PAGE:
Image credit: Follow the Drinking Gourd
"When corn and radishes you munch
You may be having me for lunch"
When I wrote about Ethical Man's plans to compost his own corpse comments ranged from those who thought it was a good idea, to those who thought 'sky burial', or even making pencils from human remains, would be a better option. Others have looked at flash-freezing, smashing then composting corpses, or even feeding them to coral reefs. But composting dead bodies is not a new concept—a friend just sent me a poem written by folk legend Lee Hays to Pete Seeger's wife in 1981. If might be the best (and funniest!) argument for compost burial that I've ever read. For those not in the know (and I wasn't), Lee Hays was one part of the legendary Weavers, and The Almanac Singers, and a co-hort of Pete Seeger, Woody Guthrie, Paul Robeson, Huddie Leadbetter (Leadbelly) and others who paved the way for the sixties folk movement. A life long activist, Hays clearly believed that the end of his life should be as abundant, sharing and joyful as the rest of it:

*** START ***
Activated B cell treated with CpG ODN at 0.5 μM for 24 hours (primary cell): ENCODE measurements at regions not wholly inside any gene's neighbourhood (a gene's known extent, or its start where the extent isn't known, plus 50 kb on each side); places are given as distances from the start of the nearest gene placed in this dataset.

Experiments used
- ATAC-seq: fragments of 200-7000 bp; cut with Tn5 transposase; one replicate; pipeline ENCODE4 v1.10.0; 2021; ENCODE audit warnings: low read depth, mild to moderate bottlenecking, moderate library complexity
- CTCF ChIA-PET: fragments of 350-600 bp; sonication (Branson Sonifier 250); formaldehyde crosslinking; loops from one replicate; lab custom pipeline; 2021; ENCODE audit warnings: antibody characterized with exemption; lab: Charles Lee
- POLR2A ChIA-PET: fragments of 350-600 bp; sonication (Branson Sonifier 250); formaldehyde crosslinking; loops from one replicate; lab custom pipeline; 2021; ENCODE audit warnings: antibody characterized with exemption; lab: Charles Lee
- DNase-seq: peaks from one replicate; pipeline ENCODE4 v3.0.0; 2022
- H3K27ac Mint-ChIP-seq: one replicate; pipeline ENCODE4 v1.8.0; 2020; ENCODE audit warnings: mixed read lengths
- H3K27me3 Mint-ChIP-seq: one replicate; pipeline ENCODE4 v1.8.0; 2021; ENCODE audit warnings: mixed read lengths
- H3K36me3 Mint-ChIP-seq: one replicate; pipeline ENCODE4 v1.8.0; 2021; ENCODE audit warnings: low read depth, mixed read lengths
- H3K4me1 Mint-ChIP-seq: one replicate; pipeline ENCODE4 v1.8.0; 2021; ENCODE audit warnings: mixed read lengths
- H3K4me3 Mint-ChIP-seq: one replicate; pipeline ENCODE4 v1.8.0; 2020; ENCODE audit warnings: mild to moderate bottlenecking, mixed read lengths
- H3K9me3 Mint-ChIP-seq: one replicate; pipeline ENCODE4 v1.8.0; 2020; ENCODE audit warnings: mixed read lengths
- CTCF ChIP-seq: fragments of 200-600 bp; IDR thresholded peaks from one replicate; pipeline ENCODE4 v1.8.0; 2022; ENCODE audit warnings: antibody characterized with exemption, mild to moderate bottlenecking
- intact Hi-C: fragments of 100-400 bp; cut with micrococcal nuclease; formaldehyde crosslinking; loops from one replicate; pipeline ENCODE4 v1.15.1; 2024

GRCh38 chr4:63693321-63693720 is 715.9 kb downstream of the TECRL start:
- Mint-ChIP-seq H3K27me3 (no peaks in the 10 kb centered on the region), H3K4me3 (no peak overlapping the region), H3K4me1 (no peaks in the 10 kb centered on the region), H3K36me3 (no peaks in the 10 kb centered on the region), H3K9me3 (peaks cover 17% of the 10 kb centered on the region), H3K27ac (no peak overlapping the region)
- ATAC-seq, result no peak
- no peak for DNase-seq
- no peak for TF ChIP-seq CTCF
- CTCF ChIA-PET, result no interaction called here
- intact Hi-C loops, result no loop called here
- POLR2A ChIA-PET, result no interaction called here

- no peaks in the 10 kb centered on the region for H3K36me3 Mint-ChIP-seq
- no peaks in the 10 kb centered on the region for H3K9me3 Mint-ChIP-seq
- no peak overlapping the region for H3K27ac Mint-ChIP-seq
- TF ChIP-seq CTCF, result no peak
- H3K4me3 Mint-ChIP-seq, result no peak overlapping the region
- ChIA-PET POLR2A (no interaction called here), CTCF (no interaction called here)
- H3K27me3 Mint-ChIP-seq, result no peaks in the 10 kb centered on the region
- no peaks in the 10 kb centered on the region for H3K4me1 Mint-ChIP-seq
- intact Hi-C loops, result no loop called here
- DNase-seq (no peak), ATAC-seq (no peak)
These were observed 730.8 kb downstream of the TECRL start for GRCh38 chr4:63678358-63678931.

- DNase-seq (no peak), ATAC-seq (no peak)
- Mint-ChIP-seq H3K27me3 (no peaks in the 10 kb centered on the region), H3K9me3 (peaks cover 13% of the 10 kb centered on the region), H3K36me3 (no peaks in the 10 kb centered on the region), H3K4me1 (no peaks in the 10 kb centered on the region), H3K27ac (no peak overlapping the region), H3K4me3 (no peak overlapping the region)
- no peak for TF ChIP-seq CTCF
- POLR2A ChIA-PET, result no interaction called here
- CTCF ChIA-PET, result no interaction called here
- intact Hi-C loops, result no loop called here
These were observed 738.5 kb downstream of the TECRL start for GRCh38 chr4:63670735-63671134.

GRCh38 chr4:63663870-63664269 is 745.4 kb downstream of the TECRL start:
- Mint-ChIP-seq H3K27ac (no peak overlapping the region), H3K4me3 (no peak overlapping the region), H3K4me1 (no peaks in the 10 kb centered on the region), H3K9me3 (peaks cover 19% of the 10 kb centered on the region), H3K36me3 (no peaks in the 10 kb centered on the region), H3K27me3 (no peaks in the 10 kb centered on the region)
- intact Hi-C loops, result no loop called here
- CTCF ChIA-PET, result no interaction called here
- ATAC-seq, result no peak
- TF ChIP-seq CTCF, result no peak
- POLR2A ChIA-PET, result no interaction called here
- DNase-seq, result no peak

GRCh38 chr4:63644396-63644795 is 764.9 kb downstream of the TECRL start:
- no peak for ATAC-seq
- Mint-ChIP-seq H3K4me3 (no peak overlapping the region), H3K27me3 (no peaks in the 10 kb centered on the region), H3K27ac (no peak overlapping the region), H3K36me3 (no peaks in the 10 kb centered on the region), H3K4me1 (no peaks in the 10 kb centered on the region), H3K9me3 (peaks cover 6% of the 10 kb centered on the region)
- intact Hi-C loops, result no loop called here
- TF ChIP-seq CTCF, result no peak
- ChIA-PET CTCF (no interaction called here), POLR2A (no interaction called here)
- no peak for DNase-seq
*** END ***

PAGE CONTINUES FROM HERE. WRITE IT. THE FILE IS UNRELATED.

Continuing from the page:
In Dead Earnest
If I should die before I wake
All my bone and sinew take
Put them in the compost pile
To decompose a little while
Sun, rain and worms will have their way
Reducing me to common clay
All that I am will feed the trees
And little fishes in the seas
When corn and radishes you munch
You may be having me for lunch
Then excrete me with a grin
Chortling, There goes Lee again
'Twill be my happiest destiny
To die and live eternally
Lee Hays, 1981
Amen to that! For those wanting to explore their own forms of eco-burial, check out our guide on How to Green Your Funeral.
With thanks to Brian Rosa for forwarding me this poem!